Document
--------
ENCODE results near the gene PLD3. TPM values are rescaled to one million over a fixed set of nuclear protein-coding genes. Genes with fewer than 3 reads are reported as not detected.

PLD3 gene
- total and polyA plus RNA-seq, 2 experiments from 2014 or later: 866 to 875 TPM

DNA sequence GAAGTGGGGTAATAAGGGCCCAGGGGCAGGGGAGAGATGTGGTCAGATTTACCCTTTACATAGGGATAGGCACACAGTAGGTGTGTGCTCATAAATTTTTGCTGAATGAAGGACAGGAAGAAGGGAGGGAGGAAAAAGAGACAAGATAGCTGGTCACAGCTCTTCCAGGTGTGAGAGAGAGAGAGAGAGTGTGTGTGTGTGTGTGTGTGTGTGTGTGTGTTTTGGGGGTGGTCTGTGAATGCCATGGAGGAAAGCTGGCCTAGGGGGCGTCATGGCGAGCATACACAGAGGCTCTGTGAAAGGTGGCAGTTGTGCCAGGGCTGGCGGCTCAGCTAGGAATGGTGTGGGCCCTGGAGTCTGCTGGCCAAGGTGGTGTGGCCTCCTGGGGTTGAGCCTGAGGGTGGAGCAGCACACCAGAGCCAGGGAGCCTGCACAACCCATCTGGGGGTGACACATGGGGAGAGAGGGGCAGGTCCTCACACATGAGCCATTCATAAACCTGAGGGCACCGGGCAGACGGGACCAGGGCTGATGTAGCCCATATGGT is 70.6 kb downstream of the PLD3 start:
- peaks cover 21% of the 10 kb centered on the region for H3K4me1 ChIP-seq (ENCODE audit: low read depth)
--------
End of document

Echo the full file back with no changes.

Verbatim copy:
ENCODE results near the gene PLD3. TPM values are rescaled to one million over a fixed set of nuclear protein-coding genes. Genes with fewer than 3 reads are reported as not detected.

PLD3 gene
- total and polyA plus RNA-seq, 2 experiments from 2014 or later: 866 to 875 TPM

DNA sequence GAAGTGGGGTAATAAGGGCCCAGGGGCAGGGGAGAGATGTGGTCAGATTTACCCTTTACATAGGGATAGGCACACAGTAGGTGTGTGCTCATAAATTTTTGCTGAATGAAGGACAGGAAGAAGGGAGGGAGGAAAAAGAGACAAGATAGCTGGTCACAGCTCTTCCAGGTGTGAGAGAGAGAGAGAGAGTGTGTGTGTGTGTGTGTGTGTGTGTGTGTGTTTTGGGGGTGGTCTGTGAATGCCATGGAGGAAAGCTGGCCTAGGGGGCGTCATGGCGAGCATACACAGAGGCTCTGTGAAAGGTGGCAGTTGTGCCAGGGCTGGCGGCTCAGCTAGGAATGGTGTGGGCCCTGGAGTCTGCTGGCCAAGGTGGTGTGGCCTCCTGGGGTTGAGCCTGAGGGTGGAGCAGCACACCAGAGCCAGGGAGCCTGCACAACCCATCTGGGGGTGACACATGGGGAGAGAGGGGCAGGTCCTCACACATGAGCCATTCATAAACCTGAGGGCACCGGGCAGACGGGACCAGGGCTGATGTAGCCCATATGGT is 70.6 kb downstream of the PLD3 start:
- peaks cover 21% of the 10 kb centered on the region for H3K4me1 ChIP-seq (ENCODE audit: low read depth)